100 Days in Europe 8/100: The Ponte Vecchio

The Ponte Vecchio in FlorenceThe Ponte Vecchio, or “old bridge” spans the Arno River in Florence, Italy.  There has been a bridge here since Roman times. It has been destroyed several times by floods (1117 and 1333) but always rebuilt.  The bridge we see today is the work of Giorgio Vasari, a noted artist from the city, and dates from 1345. The bridge has always been a place for merchants to sell their wares.  Initially this was done by placing their table (banco in Italian) on the bridge and displaying their products.  The elevated shops that can been seen from this vantage point (upriver) were added in the 17th century.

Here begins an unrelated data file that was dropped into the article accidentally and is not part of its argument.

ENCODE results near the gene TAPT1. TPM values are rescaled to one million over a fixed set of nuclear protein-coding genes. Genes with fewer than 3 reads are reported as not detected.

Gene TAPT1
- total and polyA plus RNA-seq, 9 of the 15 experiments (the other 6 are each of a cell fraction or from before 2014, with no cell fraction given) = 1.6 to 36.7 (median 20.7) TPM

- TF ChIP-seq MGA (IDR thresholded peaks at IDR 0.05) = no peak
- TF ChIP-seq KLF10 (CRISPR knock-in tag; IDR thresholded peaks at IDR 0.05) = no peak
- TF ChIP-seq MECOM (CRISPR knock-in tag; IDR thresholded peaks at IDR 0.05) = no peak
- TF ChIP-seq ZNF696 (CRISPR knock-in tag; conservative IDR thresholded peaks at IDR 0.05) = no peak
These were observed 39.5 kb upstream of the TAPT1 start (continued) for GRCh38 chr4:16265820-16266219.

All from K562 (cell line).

Today, the bridge is filled with tourists, jewelers and souvenir shops.  It is a very popular destination and crowded during the day.  To experience it at its best, visit early in the morning (before 8:00) or at night after the shops close.









About the Author
David McGuffin established David McGuffin's Exploring Europe, Inc. in 2001 to formally offer European tours. Since then, he has taken several thousand satisfied customers on memorable and educational tours to Europe.

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